Humanities Happenings (2/14-2/16)

To My Valentine, 1890Make a date with the humanities this weekend and indulge your love of literature, history, and great conversations with KHC-supported events across the state.

Garden City: Calling All Book Lovers

Good books. Great conversation. There is a lot to love about a Talk About Literature in Kansas (TALK) book discussion. Martha Ortiz Sanchez leads a discussion of Breath, Eyes, Memory by Edwidge Danticat at the Finney County Public Library. The book follows Sophie as she makes the difficult transition from rural Haiti to an impoverished New York. February 15th at 11:00 AM. Click here for details.

Concordia: I Like Ike

Roy Bird presents “The Kansas Work Ethic of Dwight D. Eisenhower,” in this Speakers Bureau event at Cloud County Historical Society Museum. Learn how Ike’s parents worked hard to feed and clothe their family of six boys and how young Ike worked various jobs, from selling vegetables and his mother’s hot tamales door-to-door, to laboring as a farmhand and working for several years at the Belle Springs Creamery. How did he manage these jobs while earning good grades in school and participating in sports and community activities? This talk will explore how Ike’s Kansas work ethic prepared him for military and presidential greatness. February 15th at 2:00 PM. Click here for details.

Park City: Music to Their Ears

Cowboy folksongs were more than entertainment on the lonely prairie: they told the story of a way of work that has since changed radically. In “Singing the Cattle North,” Jim Hoy explains that through trail-driving songs, night-herding songs, and bunkhouse/chuckwagon songs, cattle drovers produced a musical culture that still appeals to today’s ranchers who have traded their horses for four-wheelers and six-guns for cell phones. February 15th at 7:00 PM at the Park City Public Library. Click here for details.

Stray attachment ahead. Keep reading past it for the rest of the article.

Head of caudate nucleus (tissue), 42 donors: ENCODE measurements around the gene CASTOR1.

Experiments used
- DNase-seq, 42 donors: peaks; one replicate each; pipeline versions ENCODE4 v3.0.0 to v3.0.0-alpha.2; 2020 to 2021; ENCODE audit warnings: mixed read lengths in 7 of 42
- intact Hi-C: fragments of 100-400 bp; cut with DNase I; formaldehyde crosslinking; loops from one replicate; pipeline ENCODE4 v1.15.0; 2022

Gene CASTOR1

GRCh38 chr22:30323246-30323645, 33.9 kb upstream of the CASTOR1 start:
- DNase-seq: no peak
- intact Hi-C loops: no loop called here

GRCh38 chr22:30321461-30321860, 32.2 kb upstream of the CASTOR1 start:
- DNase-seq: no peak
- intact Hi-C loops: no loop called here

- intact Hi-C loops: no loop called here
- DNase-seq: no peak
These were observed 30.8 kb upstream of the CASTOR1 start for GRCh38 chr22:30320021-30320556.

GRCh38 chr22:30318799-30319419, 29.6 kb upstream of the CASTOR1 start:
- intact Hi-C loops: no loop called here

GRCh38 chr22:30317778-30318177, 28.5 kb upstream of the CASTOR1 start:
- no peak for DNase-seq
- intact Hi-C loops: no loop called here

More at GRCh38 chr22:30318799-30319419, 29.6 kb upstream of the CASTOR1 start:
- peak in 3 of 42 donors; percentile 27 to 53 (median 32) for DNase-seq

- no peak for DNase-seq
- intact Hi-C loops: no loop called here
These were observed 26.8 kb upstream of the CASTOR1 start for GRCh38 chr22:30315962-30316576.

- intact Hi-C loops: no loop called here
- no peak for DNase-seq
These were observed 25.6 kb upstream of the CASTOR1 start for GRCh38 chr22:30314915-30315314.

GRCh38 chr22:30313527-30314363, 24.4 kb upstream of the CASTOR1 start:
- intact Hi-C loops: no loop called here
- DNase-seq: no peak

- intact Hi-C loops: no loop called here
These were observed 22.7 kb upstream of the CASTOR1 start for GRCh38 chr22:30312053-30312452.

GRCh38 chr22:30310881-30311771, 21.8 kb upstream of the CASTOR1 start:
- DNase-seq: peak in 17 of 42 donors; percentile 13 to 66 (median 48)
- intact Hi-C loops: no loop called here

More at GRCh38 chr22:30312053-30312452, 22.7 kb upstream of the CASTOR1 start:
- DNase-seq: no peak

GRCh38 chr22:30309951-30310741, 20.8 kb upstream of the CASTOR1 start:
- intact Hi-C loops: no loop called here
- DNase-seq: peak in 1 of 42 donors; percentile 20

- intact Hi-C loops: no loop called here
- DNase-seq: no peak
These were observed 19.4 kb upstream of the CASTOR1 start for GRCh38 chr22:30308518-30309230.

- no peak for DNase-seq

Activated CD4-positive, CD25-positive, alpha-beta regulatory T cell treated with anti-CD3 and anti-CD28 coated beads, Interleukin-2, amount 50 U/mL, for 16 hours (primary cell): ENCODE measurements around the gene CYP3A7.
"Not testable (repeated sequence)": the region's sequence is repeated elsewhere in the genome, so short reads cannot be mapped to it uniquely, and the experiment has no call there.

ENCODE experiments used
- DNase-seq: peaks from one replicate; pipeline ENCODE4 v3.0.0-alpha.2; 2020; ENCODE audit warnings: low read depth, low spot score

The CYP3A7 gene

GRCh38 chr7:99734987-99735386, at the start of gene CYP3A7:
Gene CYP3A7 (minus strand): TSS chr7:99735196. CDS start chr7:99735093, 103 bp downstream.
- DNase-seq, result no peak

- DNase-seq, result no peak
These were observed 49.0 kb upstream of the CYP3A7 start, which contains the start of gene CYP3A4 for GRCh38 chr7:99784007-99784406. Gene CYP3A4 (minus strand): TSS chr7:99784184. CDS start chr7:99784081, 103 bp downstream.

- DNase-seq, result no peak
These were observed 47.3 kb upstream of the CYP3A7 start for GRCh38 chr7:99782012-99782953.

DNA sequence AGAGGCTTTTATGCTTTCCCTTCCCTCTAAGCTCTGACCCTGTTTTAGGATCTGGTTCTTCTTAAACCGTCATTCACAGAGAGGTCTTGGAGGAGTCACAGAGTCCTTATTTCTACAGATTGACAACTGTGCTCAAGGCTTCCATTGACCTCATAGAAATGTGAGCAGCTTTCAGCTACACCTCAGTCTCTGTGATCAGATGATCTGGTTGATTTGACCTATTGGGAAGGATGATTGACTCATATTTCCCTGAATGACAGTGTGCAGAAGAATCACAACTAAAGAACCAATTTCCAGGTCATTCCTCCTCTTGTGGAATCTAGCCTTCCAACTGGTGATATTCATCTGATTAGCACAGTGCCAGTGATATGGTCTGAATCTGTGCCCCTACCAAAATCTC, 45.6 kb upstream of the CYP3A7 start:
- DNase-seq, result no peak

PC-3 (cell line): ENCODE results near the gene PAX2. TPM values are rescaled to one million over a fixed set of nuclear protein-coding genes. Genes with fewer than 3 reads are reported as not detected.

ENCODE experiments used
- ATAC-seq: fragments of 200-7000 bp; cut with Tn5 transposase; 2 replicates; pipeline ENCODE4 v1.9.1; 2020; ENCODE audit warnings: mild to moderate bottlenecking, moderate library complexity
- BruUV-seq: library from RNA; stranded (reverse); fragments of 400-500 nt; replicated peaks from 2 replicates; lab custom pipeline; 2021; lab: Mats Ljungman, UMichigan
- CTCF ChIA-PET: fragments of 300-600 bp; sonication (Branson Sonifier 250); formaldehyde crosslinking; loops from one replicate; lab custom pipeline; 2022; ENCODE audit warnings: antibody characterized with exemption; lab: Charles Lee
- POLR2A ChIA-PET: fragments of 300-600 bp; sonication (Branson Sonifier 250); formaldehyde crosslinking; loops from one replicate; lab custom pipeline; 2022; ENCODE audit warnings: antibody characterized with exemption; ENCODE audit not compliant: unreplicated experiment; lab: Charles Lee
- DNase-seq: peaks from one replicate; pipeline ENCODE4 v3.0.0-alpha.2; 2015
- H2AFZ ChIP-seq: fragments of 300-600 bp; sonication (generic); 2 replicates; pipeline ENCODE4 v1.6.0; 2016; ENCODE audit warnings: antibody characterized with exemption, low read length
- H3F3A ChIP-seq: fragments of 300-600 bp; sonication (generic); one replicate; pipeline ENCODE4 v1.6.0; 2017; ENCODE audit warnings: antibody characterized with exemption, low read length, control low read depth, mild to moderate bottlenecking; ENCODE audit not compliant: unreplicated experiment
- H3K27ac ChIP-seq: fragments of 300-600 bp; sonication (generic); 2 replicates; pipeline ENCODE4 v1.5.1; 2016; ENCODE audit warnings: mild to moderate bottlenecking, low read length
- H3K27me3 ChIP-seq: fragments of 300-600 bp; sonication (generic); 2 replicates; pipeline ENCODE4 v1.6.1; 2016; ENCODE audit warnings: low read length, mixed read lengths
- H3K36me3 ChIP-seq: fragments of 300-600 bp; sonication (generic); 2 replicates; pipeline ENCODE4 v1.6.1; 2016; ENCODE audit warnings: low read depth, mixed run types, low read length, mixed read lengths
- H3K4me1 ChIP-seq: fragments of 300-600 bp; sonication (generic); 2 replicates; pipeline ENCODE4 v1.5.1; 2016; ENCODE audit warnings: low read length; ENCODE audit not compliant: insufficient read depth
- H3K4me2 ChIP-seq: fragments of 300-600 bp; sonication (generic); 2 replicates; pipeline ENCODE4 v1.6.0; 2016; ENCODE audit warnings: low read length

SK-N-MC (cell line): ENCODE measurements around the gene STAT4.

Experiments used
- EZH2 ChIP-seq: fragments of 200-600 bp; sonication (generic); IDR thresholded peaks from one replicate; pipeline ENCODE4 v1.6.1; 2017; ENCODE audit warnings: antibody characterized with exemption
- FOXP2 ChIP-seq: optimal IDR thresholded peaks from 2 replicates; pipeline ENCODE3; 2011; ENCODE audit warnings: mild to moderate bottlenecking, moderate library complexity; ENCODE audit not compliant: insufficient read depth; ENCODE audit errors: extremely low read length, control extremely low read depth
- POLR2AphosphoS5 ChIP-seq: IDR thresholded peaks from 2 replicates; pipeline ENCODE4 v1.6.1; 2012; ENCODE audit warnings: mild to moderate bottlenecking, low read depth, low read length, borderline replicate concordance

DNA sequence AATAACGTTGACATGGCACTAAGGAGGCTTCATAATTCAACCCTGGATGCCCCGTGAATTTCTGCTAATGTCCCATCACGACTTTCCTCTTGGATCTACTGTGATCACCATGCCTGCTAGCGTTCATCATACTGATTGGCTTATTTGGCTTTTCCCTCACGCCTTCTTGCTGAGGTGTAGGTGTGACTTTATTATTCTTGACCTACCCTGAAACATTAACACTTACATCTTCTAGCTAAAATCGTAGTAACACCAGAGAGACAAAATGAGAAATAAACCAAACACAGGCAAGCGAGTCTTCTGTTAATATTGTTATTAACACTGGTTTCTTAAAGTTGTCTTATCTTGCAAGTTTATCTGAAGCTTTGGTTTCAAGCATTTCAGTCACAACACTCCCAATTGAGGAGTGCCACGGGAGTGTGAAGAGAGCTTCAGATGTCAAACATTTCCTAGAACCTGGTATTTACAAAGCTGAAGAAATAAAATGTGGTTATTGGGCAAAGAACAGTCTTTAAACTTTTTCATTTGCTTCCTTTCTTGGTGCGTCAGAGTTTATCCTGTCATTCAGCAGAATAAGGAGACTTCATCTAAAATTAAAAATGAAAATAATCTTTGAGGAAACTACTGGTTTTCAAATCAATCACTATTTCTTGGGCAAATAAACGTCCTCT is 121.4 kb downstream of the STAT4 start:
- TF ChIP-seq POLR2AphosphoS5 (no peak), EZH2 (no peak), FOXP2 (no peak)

Hays: Lincoln’s Likeness

Just in time for President’s Day! Brian Craig Miller examines how the image of Abraham Lincoln evolved over time in “The Tattered Lincoln Album: Lincoln’s Likeness and Image in History and Memory” at the Hays Public Library. Using over fifty photographs, paintings, and drawings, participants will learn about Lincoln’s quest to secure the presidency, his interaction with the public, and finally his death and ultimate legacy. While you’re at the library, be sure to visit the current exhibit, “Lincoln: The Constitution and the Civil War,” produced by the National Constitution Center. February 16th at 2:00 PM. Click here for details.

That’s just this weekend! There are more events throughout February on the KHC Calendar of Events.

Image: To My Valentine, 1890, via the Library of Congress.